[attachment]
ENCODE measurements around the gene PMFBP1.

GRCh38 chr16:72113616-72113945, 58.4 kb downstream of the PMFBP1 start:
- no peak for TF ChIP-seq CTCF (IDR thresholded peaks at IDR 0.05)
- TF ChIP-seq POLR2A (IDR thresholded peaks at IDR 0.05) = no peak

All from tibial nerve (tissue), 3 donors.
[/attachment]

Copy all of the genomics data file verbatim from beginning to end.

ENCODE measurements around the gene PMFBP1.

GRCh38 chr16:72113616-72113945, 58.4 kb downstream of the PMFBP1 start:
- no peak for TF ChIP-seq CTCF (IDR thresholded peaks at IDR 0.05)
- TF ChIP-seq POLR2A (IDR thresholded peaks at IDR 0.05) = no peak

All from tibial nerve (tissue), 3 donors.